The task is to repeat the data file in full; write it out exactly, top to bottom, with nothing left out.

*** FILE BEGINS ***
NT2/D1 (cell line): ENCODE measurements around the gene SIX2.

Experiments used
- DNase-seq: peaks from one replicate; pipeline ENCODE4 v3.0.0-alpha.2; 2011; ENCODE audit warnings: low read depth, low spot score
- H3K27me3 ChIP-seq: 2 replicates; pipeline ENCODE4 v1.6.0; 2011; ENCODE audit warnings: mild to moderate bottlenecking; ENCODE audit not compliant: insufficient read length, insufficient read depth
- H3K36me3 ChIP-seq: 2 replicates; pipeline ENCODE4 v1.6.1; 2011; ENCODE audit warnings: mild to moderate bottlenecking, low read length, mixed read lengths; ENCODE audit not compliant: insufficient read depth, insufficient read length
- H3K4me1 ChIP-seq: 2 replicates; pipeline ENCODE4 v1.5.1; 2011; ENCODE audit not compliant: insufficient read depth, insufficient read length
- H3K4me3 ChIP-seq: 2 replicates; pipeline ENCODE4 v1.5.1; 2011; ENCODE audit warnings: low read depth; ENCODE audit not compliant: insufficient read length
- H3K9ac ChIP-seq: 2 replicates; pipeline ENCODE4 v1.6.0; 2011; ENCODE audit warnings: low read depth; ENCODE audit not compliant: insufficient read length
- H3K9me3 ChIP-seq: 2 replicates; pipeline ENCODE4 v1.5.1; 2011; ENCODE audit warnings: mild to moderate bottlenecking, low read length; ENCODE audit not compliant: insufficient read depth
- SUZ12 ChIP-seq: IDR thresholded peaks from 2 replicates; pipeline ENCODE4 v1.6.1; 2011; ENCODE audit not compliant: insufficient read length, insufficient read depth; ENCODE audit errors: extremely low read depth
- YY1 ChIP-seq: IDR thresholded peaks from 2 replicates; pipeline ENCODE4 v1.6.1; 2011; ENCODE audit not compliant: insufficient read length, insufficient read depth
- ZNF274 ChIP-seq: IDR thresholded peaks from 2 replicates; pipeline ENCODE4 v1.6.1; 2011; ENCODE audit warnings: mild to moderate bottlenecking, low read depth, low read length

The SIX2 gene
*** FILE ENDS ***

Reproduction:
NT2/D1 (cell line): ENCODE measurements around the gene SIX2.

Experiments used
- DNase-seq: peaks from one replicate; pipeline ENCODE4 v3.0.0-alpha.2; 2011; ENCODE audit warnings: low read depth, low spot score
- H3K27me3 ChIP-seq: 2 replicates; pipeline ENCODE4 v1.6.0; 2011; ENCODE audit warnings: mild to moderate bottlenecking; ENCODE audit not compliant: insufficient read length, insufficient read depth
- H3K36me3 ChIP-seq: 2 replicates; pipeline ENCODE4 v1.6.1; 2011; ENCODE audit warnings: mild to moderate bottlenecking, low read length, mixed read lengths; ENCODE audit not compliant: insufficient read depth, insufficient read length
- H3K4me1 ChIP-seq: 2 replicates; pipeline ENCODE4 v1.5.1; 2011; ENCODE audit not compliant: insufficient read depth, insufficient read length
- H3K4me3 ChIP-seq: 2 replicates; pipeline ENCODE4 v1.5.1; 2011; ENCODE audit warnings: low read depth; ENCODE audit not compliant: insufficient read length
- H3K9ac ChIP-seq: 2 replicates; pipeline ENCODE4 v1.6.0; 2011; ENCODE audit warnings: low read depth; ENCODE audit not compliant: insufficient read length
- H3K9me3 ChIP-seq: 2 replicates; pipeline ENCODE4 v1.5.1; 2011; ENCODE audit warnings: mild to moderate bottlenecking, low read length; ENCODE audit not compliant: insufficient read depth
- SUZ12 ChIP-seq: IDR thresholded peaks from 2 replicates; pipeline ENCODE4 v1.6.1; 2011; ENCODE audit not compliant: insufficient read length, insufficient read depth; ENCODE audit errors: extremely low read depth
- YY1 ChIP-seq: IDR thresholded peaks from 2 replicates; pipeline ENCODE4 v1.6.1; 2011; ENCODE audit not compliant: insufficient read length, insufficient read depth
- ZNF274 ChIP-seq: IDR thresholded peaks from 2 replicates; pipeline ENCODE4 v1.6.1; 2011; ENCODE audit warnings: mild to moderate bottlenecking, low read depth, low read length

The SIX2 gene